State Representative T.J. Berry (R-Kearney) has pre-filed a measure that would replace marriage licenses with contracts of domestic union. Berry tells Missourinet a controversial Senate resolution that died this year in a state House committee prompted him to file the legislation. The resolution would have protected churches and businesses from penalties for denying goods and services for gay weddings. Berry calls his proposal a compromise that would defuse some of the controversy in that resolution.

State Rep. T.J. Berry (R-Kearney)

State Rep. T.J. Berry (R-Kearney)

“There are many, many, many churches out there right now that will perform any kind of marriage and that’s great. That’s fine but when you take and define it and argue it as a government when it was originally religious, then you start having this other discussion that isn’t appropriate to begin with,” says Berry.

He says he is indifferent about the Senate resolution, which is commonly referred to as SJR39. The measure was sponsored this year by Senator Bob Onder (R-Lake St. Louis).

“We’ve gotten confused between government benefits and religious ceremonies and marriage has gotten caught up in that and it’s created tremendous controversy for lots of different groups,” says Berry.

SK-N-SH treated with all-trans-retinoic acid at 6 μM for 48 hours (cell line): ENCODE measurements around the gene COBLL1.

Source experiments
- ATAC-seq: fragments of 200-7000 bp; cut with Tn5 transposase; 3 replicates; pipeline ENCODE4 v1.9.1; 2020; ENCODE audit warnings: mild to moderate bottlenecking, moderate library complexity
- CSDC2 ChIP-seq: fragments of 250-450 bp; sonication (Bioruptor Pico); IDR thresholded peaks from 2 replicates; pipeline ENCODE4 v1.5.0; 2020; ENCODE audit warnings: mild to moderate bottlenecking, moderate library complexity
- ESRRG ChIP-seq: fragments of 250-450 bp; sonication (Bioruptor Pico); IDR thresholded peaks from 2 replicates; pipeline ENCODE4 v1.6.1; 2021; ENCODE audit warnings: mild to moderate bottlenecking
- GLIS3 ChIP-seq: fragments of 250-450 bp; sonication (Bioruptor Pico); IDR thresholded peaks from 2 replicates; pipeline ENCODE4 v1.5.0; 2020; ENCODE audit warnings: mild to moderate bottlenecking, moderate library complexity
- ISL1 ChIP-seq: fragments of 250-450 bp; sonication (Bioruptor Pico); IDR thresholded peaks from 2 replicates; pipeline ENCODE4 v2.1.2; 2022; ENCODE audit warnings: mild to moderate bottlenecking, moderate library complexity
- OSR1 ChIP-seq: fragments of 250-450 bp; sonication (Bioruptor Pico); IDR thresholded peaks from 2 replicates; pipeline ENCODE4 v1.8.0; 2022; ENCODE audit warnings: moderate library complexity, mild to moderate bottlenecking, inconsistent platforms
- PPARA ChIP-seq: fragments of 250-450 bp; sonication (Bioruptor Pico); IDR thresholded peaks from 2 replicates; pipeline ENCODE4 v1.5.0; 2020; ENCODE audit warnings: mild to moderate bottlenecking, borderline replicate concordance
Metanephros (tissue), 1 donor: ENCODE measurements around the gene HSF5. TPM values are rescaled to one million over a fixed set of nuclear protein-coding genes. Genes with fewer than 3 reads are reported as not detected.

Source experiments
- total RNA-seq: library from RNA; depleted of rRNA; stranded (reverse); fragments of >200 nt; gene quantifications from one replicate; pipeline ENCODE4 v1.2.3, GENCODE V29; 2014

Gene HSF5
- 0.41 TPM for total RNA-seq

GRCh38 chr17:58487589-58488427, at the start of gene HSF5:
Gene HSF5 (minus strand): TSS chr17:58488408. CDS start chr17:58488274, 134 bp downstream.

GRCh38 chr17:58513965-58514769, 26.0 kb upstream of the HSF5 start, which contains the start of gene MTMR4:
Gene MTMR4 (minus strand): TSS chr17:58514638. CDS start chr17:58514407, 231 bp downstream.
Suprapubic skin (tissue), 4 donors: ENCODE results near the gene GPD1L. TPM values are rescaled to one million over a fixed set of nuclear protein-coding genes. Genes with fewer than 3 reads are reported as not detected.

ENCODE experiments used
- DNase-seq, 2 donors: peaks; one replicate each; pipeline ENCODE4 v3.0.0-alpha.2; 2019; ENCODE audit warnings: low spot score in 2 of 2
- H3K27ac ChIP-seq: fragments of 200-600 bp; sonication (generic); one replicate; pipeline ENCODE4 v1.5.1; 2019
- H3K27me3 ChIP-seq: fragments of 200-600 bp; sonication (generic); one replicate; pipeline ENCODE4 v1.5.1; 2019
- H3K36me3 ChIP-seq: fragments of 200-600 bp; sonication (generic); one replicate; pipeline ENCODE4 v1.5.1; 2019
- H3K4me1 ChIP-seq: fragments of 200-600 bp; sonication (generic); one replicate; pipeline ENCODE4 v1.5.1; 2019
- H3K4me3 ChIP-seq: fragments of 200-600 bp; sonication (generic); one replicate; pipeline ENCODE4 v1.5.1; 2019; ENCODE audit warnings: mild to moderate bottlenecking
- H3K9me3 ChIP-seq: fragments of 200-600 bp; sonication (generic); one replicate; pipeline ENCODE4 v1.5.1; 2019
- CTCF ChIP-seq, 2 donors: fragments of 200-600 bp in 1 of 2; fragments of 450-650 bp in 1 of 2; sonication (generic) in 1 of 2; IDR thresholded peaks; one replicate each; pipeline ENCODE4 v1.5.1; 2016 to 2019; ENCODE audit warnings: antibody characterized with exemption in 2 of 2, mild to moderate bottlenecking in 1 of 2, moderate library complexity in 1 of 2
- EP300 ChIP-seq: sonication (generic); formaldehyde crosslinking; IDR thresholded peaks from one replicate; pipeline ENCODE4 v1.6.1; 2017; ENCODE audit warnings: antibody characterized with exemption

He says his legislation would still allow the government benefits that apply to all married couples.

“I think what you would see is we would get back to government being in its role and religion being in its role,” says Berry. “Marriage has been, through history going back thousands of years, a religious ceremony not a governmental ceremony. So, that’s what this does and it applies to straight people, gay people, everyone exactly the same way.”

Whether or not SJR39 returns in 2017 is unknown but lawmakers expect it to come up eventually. Some conservatives are not expected to embrace Berry’s proposal, likely saying it doesn’t go far enough.

“Next year is going to be different. It’s the first year of a new governor. It’s the first year of a new legislature. So, will it be the burning issue that it was last year? I don’t believe so. I hope not. I’m hoping that this provides an alternative if SJR39 should come around again that this is a more thoughtful and logical way to deal with a problem that effects lots of people and does it in a way that everyone gets treated the same way. It’s about fairness. This takes it and makes fairer for everybody,” says Berry.

Pre-filing has opened for legislative bills that members of the General Assembly want to sponsor in the 2017 session.

Berry represents Clay County in the Missouri House. He’s also the co-chair of the Kansas City caucus, which is made up of both Republicans and Democrats.